Rape of older people: challenging the ‘Real Rape’ stereotype


Powerful research can sometimes be conducted in quiet ways. This study of the rapes of older people that asked police force for data is one such example.

Rape of older people in the UK is a title that hints at the different perspectives that criminologists bring. They do not use the term ‘elder abuse’ or ‘sexual violence’ but the criminal offence term. This study provides unique data about reported crimes, with the authors acknowledging that victims are sometimes ‘invisible’.


Taking advantage of Freedom of Information Act 2000 provisions, the researchers asked UK police forces to tell them the numbers of reported rapes (including sexual assault by penetration) of people aged 60 and over in their areas. They chose a five year period to ask about and requested numbers and anonymised details such as the alleged victim/perpetrator relationship.

They analysed the information they received and set their findings in the context of other people’s research and theories from the fields of domestic violence studies, adult safeguarding and feminist criminology.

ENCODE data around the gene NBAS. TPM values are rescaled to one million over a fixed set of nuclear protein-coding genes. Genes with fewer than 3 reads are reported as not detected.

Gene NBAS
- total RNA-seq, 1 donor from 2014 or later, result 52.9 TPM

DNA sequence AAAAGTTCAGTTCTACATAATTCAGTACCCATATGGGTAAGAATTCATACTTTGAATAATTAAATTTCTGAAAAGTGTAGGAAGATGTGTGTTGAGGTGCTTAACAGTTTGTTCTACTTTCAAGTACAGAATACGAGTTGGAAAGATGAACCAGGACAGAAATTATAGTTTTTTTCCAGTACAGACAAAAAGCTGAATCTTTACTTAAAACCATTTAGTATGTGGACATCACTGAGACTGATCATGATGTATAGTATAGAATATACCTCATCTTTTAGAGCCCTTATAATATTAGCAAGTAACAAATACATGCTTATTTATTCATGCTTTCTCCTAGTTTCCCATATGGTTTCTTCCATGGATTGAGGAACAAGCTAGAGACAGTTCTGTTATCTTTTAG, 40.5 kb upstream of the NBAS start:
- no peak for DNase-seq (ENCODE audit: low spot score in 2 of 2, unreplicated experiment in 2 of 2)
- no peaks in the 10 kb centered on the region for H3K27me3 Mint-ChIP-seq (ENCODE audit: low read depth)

The reason for taking a Freedom of Information (FOI) approach was that crime statistics do not always collect data about older people on some subjects. For example, the national self-report victimisation survey, the Crime Survey for England and Wales, stops asking about intimate violence when respondents are aged 59 and over.

Bows and Westmarland provide a very useful summary of research about previous studies of the rape and sexual violence committed against older women that has been undertaken in the UK. Some of this has explored the impacts of such crimes on victims.

This new open access study is an excellent starting point for anyone looking to learn more about rape and sexual violence against older people.

This new open access study is an excellent starting point for anyone looking to learn more about rape and sexual violence against older people.


The researchers set their findings in the context of a discussion about what has been termed ‘real rape’. This term is used to draw attention to stereotypes of rape victims, generally thought to be young women, raped by a stranger, at night. While several research studies have challenged this stereotype, Bows and Westmarland maintain that it persists and is often reinforced by selective media reporting. Indeed they comment that some police campaigns reflect and may even reinforce such stereotypes. The problem with the stereotype is that victims who do not fit its characteristics may not be believed and/or are reluctant to report the crime or pursue prosecution. For older people the persistence of the ‘real rape’ stereotype may feed in to ageist attitudes about older people and sexuality, and prolong myths that sexual violence generally takes place at night, outdoors, and is committed by strangers. The researchers also suggest that such myths may mean that other people miss the signs of sexual offences and victimisation.